William also helped Percival Lowell select the site on which Lowell observatory was later established and was the first to suggest Mt. Wilson as the site for the observatory of that name, having earlier established yet another Harvard substation observing facility nearby.
He was one of the first of the few individuals in history to be accorded the honor of having a lunar crater named for him while still living, awarded by his peers in the IAU in 1935, three years before his death.
Far from being a ‘crackpot’ as some allege, he in fact, professionally disassociated himself from Percival Lowell when the latter eventually became infatuated with the idea of intelligent, rather than primitive forms of life on Mars (a concept not wholly dismissed to this day).
Pickering’s ideas relevant to primitive forms of life upon the Moon as an explanation for anomalous changes in albedo within certain lunar craters as the lunar day progressed may seem outlandish today– but it should be remembered that as late as the 1960’s the possibility of lunar life forms was still taken seriously enough by science to result in establishment of the extensive decontamination and quarantine protocols the first returning Apollo crews were put through upon return from the Moon.
Pickering is often derided these enlightened days for his idea that there might be an extant form of animal life upon the Moon, Pickering’s migrating Moon bugs. But when we look at his actual papers on the subject, he sounds less the lunatic and more a typical early 20th century scientist instead, inevitably tied to the not-so-advanced state of biological understanding of his day in an attempt to formulate hypotheses to explain anomalous observations of changing lunar albedo:
“A few words may now be said on the chief objection that has been raised to the theory that these changes are due to vegetation, namely the lack of water on the Moon. While it is true that water cannot exist in the free state under a pressure that is less than 4.6 millimetres, and while it is also true that no such pressure apparently exists upon the Moon’s surface, still there is nothing to prevent water occurring beneath the surface of the ground, retained by the capillary action of the soil. It has been shown by Cameron that water can be extracted by dry soil from a membrane against a calculated osmotic pressure of 36 atmospheres, or about 500 pounds per square inch. Since on the Earth plants can live on moisture which they have in turn extracted from such a soil, there seems no difficulty in understanding how they could live on the Moon, in a soil which could thus retain considerable moisture in spite of the low atmospheric pressure. Indeed, if it were possible to conceive of an organism which could absorb oxygen directly from vegetation, and store it during the lunar night, there is no reason why animal life should be impossible upon the Moon.”–Annals of the Harvard College Observatory Vol. LIII No. IV 1905.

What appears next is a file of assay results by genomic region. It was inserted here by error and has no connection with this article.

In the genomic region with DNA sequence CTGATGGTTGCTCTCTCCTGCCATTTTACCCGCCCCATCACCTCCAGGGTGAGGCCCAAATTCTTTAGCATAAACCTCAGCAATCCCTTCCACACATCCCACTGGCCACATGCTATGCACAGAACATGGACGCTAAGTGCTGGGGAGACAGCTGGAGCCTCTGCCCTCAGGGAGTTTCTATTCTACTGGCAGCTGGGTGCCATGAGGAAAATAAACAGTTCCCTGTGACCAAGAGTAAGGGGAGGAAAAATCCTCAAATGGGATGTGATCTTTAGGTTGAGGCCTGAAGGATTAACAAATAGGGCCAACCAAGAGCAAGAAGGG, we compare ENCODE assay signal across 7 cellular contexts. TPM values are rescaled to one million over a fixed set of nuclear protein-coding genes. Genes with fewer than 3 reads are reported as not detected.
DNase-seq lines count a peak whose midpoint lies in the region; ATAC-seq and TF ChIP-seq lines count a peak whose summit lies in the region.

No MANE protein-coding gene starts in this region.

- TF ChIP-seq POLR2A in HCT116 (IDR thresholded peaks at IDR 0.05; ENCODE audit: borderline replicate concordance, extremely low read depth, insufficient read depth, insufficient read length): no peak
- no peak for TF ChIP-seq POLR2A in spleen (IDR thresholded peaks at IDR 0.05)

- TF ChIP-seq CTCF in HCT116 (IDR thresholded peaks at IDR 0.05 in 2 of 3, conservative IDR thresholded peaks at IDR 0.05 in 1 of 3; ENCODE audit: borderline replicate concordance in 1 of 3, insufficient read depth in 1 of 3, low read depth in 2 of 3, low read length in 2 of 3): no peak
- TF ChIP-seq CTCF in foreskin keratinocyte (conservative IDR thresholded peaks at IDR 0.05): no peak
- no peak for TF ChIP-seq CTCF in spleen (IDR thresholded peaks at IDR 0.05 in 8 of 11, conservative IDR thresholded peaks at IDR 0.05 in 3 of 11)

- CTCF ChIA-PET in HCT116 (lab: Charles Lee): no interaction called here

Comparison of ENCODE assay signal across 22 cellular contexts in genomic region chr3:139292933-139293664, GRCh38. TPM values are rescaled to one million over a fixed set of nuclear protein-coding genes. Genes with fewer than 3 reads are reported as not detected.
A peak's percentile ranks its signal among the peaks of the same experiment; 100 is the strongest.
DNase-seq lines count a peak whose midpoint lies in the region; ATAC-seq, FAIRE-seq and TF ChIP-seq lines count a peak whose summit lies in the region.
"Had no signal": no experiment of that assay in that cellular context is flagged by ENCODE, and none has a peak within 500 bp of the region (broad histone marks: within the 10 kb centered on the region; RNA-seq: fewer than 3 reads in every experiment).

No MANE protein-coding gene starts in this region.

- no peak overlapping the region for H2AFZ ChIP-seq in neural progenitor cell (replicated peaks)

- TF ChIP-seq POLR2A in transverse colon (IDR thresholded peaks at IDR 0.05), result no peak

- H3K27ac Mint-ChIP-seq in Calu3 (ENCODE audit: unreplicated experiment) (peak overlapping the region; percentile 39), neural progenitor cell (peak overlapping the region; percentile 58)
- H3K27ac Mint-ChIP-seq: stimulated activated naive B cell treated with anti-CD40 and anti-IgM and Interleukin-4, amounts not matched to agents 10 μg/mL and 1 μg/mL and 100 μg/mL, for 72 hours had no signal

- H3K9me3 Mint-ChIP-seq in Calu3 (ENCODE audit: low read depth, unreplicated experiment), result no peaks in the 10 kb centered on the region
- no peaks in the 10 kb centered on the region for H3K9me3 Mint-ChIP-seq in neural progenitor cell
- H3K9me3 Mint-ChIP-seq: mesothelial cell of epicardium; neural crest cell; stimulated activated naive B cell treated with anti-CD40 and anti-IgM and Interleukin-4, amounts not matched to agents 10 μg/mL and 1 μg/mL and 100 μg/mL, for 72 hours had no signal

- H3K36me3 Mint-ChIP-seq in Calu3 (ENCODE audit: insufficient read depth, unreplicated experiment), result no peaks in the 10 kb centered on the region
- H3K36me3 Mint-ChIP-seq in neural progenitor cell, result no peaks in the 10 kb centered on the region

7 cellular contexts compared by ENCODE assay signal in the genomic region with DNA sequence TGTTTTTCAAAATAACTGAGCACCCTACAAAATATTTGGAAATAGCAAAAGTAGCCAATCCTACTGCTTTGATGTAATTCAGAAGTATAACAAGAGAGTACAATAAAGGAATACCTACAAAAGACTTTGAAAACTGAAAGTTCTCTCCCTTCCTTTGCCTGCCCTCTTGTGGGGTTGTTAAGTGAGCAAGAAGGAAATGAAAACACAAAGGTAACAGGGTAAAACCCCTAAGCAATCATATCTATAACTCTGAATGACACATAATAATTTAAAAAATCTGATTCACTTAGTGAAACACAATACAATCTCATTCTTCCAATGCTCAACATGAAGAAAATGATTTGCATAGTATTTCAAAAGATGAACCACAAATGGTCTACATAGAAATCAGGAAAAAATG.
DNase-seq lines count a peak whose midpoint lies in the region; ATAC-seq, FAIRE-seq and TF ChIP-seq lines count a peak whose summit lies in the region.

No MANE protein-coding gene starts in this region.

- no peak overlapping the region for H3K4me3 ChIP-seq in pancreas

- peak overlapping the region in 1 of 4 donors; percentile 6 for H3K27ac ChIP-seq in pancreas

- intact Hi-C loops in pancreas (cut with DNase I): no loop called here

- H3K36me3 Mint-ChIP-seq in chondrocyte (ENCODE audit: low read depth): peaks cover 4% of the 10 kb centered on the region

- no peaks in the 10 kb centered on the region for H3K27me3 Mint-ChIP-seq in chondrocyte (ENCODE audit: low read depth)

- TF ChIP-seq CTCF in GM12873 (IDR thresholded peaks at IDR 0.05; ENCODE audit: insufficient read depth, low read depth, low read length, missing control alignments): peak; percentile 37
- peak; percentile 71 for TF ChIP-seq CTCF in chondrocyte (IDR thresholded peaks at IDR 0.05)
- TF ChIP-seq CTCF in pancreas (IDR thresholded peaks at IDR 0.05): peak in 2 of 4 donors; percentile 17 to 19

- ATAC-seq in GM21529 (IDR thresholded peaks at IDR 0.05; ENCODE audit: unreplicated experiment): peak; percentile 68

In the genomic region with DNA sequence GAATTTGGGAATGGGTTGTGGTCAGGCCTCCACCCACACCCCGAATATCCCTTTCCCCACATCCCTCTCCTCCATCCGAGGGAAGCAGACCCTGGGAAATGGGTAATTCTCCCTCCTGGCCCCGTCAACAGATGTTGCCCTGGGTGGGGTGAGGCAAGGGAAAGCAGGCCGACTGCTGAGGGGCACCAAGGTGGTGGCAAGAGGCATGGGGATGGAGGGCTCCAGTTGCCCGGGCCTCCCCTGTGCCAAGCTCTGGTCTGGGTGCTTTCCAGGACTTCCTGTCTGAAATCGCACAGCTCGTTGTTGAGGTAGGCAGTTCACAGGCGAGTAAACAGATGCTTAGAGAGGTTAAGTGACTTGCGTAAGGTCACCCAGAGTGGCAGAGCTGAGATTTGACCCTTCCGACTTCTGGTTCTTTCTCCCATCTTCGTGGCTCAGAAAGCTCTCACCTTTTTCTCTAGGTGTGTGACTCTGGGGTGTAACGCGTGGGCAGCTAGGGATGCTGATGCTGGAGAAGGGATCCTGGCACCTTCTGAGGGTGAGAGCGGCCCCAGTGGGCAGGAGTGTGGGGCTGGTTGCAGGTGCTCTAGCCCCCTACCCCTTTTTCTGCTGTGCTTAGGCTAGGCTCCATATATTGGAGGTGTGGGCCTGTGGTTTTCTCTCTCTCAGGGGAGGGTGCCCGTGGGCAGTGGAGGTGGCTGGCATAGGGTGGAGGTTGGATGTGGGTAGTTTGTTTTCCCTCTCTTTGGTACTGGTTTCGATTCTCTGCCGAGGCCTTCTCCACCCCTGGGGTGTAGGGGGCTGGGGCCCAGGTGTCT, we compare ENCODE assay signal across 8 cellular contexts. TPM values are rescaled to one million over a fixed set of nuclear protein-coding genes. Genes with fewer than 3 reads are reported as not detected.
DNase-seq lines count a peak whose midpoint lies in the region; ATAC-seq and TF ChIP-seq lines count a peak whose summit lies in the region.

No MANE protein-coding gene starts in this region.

William Pickering is considered one of turn-of-the-century America’s preeminent astronomers, respected & often honored by the various professional societies of his peers and recipient of many coveted professional honors throughout his lifetime.
In addition, he often acted as a remarkable professional friend to amateur astronomers worldwide. Ultimately, he and his brother can be seen as quite deserving of the honor represented by their little 15-kilometer namesake crater on the Moon, regardless of its current or past position.
Information on William Pickering was based on the notices of the Royal Astronomical Society and the obituary written by Leon Campbell of Harvard Observatory at the time of William Pickering’s death as published by the Astronomical Society of the Pacific. Information on Henry Pickering was obtained from the same publications.